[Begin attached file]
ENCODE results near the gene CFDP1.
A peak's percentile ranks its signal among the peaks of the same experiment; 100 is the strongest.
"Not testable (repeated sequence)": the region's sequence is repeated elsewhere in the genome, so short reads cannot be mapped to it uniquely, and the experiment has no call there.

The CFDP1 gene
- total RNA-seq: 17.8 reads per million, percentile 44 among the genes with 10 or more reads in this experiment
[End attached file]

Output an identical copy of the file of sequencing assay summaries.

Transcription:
ENCODE results near the gene CFDP1.
A peak's percentile ranks its signal among the peaks of the same experiment; 100 is the strongest.
"Not testable (repeated sequence)": the region's sequence is repeated elsewhere in the genome, so short reads cannot be mapped to it uniquely, and the experiment has no call there.

The CFDP1 gene
- total RNA-seq: 17.8 reads per million, percentile 44 among the genes with 10 or more reads in this experiment